While studies have demonstrated that carbon nanotubes with certain molecular attachments can target specific cells in culture, researchers haven't known whether the tubes would show the same capability in live animals. Now, a team from Stanford University reports that these nanoparticles can target tumors in mice.
Xiaoyuan Chen, Hongjie Dai, and their colleagues used several imaging techniques, including positron emission tomography, to track the distribution of nanotubes injected into the tail veins of mice. The researchers wrapped the tubes with polymer chains and attached radioactive copper, for tracking purposes, and a sequence of three amino acids that targets certain tumor cells.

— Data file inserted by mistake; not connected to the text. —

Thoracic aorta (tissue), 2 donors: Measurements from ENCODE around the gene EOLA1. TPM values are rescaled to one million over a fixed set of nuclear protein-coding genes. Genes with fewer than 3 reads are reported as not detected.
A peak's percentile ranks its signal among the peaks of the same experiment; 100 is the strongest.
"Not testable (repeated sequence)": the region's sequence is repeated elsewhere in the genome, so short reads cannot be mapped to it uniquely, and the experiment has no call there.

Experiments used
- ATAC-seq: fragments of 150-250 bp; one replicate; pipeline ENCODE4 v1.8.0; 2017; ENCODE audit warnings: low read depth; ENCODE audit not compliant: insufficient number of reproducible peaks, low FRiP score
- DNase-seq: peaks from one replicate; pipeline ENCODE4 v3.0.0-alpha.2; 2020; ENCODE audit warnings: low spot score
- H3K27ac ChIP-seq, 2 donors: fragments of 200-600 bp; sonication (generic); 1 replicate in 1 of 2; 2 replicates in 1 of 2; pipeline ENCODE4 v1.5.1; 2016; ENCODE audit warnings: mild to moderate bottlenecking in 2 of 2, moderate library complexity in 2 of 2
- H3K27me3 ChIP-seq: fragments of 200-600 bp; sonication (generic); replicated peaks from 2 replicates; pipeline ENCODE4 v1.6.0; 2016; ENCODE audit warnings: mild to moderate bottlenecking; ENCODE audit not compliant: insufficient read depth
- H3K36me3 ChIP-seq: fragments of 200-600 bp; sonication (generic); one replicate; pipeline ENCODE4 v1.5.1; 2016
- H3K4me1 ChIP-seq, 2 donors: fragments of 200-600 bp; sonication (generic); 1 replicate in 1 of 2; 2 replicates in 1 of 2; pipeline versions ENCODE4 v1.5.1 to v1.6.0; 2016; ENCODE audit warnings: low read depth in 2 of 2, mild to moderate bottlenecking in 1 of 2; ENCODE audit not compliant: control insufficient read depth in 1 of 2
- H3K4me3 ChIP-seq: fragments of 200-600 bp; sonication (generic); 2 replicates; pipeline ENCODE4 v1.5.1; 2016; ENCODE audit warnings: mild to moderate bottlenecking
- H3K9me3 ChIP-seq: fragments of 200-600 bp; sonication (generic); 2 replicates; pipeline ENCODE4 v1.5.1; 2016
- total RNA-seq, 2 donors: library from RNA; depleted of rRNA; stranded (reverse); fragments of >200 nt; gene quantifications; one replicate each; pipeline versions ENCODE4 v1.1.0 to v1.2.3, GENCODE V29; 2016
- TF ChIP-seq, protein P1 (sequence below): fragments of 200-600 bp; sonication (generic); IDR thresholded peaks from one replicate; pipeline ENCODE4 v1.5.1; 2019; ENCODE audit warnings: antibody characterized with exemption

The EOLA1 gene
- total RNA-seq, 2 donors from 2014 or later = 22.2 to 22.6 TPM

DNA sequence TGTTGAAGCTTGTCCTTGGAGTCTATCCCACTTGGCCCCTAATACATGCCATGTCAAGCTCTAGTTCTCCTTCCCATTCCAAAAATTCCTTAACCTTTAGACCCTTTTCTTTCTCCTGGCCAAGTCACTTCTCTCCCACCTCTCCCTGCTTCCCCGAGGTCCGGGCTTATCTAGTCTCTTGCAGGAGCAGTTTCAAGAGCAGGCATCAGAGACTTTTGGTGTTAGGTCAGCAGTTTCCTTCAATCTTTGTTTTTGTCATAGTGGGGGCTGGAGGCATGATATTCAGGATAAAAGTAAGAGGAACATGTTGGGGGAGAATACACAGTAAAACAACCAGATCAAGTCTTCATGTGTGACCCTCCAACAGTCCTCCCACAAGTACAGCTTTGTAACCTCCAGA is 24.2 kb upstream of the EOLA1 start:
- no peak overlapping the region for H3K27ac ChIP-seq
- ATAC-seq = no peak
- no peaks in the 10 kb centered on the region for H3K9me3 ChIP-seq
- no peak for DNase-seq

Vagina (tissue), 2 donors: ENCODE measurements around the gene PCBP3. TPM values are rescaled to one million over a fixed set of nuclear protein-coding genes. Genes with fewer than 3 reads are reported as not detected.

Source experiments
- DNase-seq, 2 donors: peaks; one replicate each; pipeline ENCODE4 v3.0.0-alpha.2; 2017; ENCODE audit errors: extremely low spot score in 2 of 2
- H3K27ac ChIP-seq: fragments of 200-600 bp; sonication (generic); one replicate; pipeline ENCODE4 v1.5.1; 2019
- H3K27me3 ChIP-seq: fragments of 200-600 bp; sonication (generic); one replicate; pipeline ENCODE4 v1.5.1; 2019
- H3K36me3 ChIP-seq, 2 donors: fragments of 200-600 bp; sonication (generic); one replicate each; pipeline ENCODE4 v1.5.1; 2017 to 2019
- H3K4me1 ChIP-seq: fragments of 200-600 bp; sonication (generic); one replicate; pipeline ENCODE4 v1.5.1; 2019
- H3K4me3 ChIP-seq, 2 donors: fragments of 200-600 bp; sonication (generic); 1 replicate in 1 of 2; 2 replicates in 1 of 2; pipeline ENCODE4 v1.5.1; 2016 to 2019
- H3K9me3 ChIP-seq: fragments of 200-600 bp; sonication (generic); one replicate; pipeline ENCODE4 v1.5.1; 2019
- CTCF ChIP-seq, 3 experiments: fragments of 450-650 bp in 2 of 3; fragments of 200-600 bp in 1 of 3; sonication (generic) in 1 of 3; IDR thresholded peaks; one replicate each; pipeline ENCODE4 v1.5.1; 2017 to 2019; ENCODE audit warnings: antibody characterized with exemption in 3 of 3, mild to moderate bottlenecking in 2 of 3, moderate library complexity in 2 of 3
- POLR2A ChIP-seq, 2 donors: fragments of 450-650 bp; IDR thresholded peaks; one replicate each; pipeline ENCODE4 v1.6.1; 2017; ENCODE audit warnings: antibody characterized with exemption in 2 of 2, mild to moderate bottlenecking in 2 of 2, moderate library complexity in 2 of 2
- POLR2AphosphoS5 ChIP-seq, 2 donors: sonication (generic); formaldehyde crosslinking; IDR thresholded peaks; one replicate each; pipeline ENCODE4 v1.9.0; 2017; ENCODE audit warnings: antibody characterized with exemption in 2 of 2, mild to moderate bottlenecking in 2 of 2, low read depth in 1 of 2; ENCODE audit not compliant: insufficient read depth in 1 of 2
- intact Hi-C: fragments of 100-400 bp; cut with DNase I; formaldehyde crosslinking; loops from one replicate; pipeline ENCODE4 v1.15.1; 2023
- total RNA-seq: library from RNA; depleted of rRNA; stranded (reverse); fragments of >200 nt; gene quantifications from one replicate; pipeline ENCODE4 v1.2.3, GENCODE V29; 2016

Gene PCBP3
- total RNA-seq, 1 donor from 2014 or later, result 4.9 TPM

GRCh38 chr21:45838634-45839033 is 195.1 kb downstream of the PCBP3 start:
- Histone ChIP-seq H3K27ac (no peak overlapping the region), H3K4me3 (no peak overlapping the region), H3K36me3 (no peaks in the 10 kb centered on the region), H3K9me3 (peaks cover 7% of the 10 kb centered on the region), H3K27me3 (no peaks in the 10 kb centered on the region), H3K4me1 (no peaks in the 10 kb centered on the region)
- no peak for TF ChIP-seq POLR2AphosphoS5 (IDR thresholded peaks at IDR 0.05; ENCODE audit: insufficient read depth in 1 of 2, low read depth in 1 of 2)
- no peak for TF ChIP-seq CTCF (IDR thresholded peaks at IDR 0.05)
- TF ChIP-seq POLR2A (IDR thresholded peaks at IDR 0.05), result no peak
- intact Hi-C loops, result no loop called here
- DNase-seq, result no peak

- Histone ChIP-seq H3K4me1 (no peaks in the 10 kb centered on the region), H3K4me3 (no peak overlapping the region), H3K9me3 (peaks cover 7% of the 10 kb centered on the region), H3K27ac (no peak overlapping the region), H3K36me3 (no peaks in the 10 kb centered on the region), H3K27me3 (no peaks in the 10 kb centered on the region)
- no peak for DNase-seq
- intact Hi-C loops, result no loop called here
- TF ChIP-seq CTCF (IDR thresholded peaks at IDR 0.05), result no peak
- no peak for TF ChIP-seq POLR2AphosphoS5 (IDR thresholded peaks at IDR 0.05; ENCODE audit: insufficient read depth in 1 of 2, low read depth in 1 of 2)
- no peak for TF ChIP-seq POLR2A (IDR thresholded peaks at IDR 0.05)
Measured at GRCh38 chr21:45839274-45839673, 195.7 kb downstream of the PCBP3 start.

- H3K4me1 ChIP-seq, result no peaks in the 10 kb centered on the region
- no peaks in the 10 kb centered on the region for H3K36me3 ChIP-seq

In the January Nature Nanotechnology, the group writes that tumor tissues were 15 times as likely to take up the nanotubes as nearby normal tissues were.
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